The BCC quizzed over 1,400 businesses and discovered that 70% of firms often experience mobile coverage ‘not-spots’. Many have been impeded by a complete lack of mobile coverage, and some experience ‘partial not-spots’, in which coverage is available from only a handful of networks.
Those businesses situated in rural areas were found to be more likely to experience ‘not-spots’ as opposed to those within inner city locations. 54% of businesses in rural areas and 29% of firms in cities reported that they have unreliable mobile internet connections.
Commenting on the findings, Dr Adam Marshall, Director General of the BCC, said: ‘All across the country businesspeople complain about patchy mobile coverage and unreliable internet connections in their local areas.
‘Rural businesses are particularly affected by poor mobile coverage and connectivity, but our research shows that ‘not-spots’ are prevalent across the UK. Some of the solutions are obvious. Relaxing planning laws to allow for taller masts would be a quick win for the next government to help improve mobile coverage.’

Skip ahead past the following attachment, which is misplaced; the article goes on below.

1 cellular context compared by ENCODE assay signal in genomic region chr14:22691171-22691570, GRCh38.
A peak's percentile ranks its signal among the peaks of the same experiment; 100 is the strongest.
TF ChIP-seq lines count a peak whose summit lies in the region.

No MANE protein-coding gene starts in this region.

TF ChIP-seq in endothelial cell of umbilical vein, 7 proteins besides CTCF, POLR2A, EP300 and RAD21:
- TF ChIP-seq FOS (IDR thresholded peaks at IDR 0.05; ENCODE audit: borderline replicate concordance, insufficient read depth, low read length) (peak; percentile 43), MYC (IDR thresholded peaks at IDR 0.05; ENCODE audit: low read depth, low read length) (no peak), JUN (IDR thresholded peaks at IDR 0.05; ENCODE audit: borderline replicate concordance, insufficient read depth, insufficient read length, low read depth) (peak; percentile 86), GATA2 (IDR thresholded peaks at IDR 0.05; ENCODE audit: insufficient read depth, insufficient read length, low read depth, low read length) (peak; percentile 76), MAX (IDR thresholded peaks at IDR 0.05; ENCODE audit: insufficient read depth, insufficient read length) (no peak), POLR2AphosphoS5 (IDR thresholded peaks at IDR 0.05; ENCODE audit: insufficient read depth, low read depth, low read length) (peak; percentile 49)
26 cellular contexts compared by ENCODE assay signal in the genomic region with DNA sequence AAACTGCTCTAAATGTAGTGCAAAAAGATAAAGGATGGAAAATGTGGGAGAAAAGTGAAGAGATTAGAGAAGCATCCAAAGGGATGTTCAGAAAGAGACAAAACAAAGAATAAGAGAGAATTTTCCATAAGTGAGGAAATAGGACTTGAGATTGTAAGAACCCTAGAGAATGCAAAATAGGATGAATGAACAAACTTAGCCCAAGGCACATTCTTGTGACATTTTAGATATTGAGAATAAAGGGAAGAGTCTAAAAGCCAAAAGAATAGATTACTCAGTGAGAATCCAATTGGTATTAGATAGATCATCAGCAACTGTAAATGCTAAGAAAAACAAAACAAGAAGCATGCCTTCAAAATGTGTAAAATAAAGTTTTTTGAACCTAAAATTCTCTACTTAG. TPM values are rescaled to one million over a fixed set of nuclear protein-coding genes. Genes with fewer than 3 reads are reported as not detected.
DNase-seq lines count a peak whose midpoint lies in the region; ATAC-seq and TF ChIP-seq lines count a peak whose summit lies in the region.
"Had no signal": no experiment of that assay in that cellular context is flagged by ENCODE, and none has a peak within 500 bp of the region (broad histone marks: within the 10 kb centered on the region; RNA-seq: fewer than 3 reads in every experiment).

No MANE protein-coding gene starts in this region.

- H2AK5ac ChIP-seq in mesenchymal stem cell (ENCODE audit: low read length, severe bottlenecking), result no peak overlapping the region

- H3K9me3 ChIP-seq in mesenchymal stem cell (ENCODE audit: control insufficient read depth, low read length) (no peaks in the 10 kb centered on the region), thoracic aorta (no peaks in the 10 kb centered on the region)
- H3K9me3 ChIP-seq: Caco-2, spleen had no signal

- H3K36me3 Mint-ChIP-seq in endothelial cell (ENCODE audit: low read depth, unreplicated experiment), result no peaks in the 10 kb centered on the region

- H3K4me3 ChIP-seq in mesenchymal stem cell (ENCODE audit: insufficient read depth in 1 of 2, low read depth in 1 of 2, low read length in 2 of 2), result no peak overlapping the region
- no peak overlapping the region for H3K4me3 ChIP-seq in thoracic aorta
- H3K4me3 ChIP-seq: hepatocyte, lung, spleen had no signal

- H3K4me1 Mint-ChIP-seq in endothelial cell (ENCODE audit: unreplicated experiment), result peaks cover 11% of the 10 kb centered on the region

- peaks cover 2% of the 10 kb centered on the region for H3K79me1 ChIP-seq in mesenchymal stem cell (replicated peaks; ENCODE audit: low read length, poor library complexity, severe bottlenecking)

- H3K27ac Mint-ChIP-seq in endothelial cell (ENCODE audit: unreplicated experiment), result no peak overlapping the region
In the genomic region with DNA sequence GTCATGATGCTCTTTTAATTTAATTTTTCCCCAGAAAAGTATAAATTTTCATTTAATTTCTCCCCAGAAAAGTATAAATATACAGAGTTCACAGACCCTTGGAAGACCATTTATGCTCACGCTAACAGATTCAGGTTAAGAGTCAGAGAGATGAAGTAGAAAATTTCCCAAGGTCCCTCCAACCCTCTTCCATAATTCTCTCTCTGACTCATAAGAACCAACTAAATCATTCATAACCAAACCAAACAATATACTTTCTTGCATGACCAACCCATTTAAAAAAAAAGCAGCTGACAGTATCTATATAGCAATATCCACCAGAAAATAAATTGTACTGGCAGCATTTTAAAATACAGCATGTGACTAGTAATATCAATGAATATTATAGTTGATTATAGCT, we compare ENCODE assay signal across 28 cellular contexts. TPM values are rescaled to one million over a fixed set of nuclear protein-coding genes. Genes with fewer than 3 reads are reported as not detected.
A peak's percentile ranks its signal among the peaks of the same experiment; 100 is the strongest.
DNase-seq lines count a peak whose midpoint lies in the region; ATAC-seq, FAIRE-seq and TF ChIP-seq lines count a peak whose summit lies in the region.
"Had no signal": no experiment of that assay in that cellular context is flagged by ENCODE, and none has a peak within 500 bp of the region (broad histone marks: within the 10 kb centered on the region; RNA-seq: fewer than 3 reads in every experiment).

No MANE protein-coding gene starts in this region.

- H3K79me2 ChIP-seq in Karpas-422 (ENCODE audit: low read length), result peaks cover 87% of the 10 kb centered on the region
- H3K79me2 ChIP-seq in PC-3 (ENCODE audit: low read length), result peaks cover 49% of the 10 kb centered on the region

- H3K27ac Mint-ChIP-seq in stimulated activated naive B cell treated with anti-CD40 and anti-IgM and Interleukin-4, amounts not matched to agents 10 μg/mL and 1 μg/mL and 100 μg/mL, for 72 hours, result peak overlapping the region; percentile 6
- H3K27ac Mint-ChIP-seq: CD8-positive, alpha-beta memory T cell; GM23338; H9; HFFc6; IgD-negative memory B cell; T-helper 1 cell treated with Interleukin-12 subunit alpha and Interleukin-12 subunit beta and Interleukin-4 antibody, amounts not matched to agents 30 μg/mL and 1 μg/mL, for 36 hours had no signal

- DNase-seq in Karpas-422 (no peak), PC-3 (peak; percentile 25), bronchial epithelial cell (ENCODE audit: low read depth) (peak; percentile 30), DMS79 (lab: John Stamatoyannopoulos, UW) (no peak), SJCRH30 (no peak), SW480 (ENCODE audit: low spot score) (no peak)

In response to the BCC’s survey, communications regulator Ofcom stated that almost all UK businesses ‘must receive a 4G signal by the end of 2017’.
A spokesperson for Ofcom commented: ‘We agree that mobile coverage must improve and understand the importance of having reliable mobile broadband, wherever people live and work.
‘We’re also making available valuable new airwaves to boost mobile broadband, and have challenged mobile operators to explore how to reach all remote areas and transport lines.’
Meanwhile, data published separately by consumer group Which? found that individuals across the UK are experiencing a variety of download speeds and 4G access. According to the research, the average overall 4G availability across the country is 65%, meaning that 4G users are only able to access networks two-thirds of the time.